1717 Year

1717 (MDCCXVII) was a common year starting on Friday of the Gregorian calendar and a common year starting on Tuesday of the Julian calendar, the 1717th year of the Common Era (CE) and Anno Domini (AD) designations, the 717th year of the 2nd millennium, the 17th year of the 18th century, and the 8th year of the 1710s decade. As of the start of 1717, the Gregorian calendar was 11 days ahead of the Julian calendar, which remained in localized use until 1923.

1719 Year

1719 (MDCCXIX) was a common year starting on Sunday of the Gregorian calendar and a common year starting on Thursday of the Julian calendar, the 1719th year of the Common Era (CE) and Anno Domini (AD) designations, the 719th year of the 2nd millennium, the 19th year of the 18th century, and the 10th and last year of the 1710s decade. As of the start of 1719, the Gregorian calendar was 11 days ahead of the Julian calendar, which remained in localized use until 1923.

Gulf of Honduras A large inlet of the Caribbean Sea, indenting the coasts of Belize, Guatemala, and Honduras.

The Gulf or Bay of Honduras is a large inlet of the Caribbean Sea, indenting the coasts of Belize, Guatemala, and Honduras. From north to south, it runs for approximately 200 km from Dangriga, Belize, to La Ceiba, Honduras.

Stede Bonnet early 18th-century Barbadian pirate

Stede Bonnet was an early eighteenth-century Barbadian pirate, sometimes called "The Gentleman Pirate" because he was a moderately wealthy land-owner before turning to a life of crime. Bonnet was born into a wealthy English family on the island of Barbados, and inherited the family estate after his father's death in 1694. In 1709, he married Mary Allamby, and engaged in some level of militia service. Because of marital problems, and despite his lack of sailing experience, Bonnet decided he should turn to piracy in the summer of 1717. He bought a sailing vessel, named it Revenge, and travelled with his paid crew along the Eastern Seaboard of what is now the United States, capturing other vessels and burning other Barbadian ships.

William Rhett British-born plantation owner

Colonel William Rhett was a British-born plantation owner in the Province of Carolina in the late 17th and early 18th centuries. He arrived in America in 1694, accompanied by his wife Sarah. Rhett quickly became a prominent rice farmer and member of the South Carolina Assembly.

See also: 1716 in piracy, other events in 1717, 1718 in piracy, and Timeline of piracy.


See also 1717 in piracy, 1719 in piracy, and Timeline of piracy.

Israel Hands was an 18th-century pirate, also known as Basilica Hands. He is best known for being second in command to the infamous pirate Edward Teach, better known as Blackbeard.

<i>Blackbeard</i> (musical) musical

Blackbeard, or officially, Blackbeard: The Musical or Blackbeard: A New Musical, is a musical created by Rob Gardner. The plot focuses on the notorious pirate Edward "Blackbeard" Teach, and his blockade of Charles Town in South Carolina in 1718. The musical portrays Blackbeard as a compassionate person, who's deeply in love with a woman on his ship named Mary Ormond. Blackbeard struggles to maintain his fierce façade, while at the same time trying to win the heart of the pacifistic Mary.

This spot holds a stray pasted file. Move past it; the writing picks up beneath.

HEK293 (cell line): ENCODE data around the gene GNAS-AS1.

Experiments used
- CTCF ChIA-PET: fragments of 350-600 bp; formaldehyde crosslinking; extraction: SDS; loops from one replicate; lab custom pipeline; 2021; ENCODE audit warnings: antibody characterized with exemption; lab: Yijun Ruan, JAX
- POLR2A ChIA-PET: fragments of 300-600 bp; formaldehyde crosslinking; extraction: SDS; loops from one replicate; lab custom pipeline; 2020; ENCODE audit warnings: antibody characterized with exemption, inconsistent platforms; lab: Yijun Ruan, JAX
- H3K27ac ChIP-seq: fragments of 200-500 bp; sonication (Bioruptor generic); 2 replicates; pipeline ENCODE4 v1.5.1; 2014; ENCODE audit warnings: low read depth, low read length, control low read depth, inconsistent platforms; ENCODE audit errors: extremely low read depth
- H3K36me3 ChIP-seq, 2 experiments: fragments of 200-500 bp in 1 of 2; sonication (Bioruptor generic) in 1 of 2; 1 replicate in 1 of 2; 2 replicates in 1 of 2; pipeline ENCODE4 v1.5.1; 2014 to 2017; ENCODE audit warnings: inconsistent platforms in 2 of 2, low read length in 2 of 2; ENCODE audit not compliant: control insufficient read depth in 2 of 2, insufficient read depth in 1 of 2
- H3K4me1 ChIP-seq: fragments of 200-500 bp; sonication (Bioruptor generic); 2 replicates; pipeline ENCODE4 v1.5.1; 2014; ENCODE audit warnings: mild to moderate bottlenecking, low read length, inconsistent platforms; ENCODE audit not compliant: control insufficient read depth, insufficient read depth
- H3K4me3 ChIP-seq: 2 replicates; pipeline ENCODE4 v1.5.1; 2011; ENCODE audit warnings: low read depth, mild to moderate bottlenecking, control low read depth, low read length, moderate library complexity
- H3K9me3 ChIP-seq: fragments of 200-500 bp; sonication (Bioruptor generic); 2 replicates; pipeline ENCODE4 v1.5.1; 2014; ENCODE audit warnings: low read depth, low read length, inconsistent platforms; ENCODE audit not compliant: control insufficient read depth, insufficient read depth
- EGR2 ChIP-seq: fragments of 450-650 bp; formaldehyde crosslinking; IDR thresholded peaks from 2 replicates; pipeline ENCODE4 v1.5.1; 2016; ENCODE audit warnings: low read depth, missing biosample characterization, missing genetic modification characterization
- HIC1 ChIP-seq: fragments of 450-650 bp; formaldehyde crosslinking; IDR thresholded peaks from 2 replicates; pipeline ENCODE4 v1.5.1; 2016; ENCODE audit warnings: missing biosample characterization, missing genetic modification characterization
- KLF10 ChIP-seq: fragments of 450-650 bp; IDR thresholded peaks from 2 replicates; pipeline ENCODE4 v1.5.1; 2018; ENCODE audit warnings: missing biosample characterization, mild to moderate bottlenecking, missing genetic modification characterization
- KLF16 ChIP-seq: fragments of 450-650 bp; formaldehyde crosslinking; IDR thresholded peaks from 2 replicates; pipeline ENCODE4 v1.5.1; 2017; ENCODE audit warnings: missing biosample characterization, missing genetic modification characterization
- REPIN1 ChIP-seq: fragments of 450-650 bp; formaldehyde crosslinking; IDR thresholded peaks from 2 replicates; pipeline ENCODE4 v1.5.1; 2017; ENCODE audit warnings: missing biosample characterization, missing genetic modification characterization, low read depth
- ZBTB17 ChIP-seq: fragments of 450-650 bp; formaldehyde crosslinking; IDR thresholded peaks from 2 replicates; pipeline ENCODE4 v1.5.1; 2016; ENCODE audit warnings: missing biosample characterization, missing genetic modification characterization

Battle of Cape Fear River (1718) battle fought in September 1718

The Battle of Cape Fear River, or the Battle of the Sandbars, was fought in September 1718 between a British naval expedition from the Province of South Carolina against the pirate ships of Stede Bonnet. British forces defeated the pirates in the Cape Fear River estuary which led to Bonnet's death by hanging in Charleston.

Ignatius Pell was a pirate who served as the boatswain to Captain Stede Bonnet aboard the Royal James, a ship previously named Revenge. He was arrested in October 1718 and testified against his crew and captain.

David Herriot was a ship’s master and pirate best known for serving under Blackbeard and Stede Bonnet.

John Cole was a pirate active off the American eastern seaboard. His brief career is associated with Richard Worley and William Moody. He is known more for the unusual cargo of his pirate ship than for his piracy.

Francis Demont was a pirate active in the Caribbean. His trial was important in establishing Admiralty law in South Carolina.

Richard Tookerman was born May 16, 1691 in Devon, Cornwall, England. He was the son of Josias Tookerman, a clergyman, and younger brother of Josias Tookerman II, a clergyman sent by the Society for the Propagation of the Gospel (SPG) to Jamaica. He married Katherine Grant, widow of John Grant of Charleston, South Carolina by 1717. As a pirate, smuggler, and trader active in the Caribbean and the Carolinas, he became best known for involvement with pirates Stede Bonnet and Bartholomew Roberts.

Daniel Porter was a pirate and trader active in the Caribbean. He is best known for his associations with Benjamin Hornigold and Bartholomew Roberts.

References

  1. "Historical Events for Year 1718 | OnThisDay.com". Historyorb.com. Retrieved 2018-04-04.
  2. Wild, Antony (2005). Coffee: A Dark History . ISBN   978-0-393-06071-3.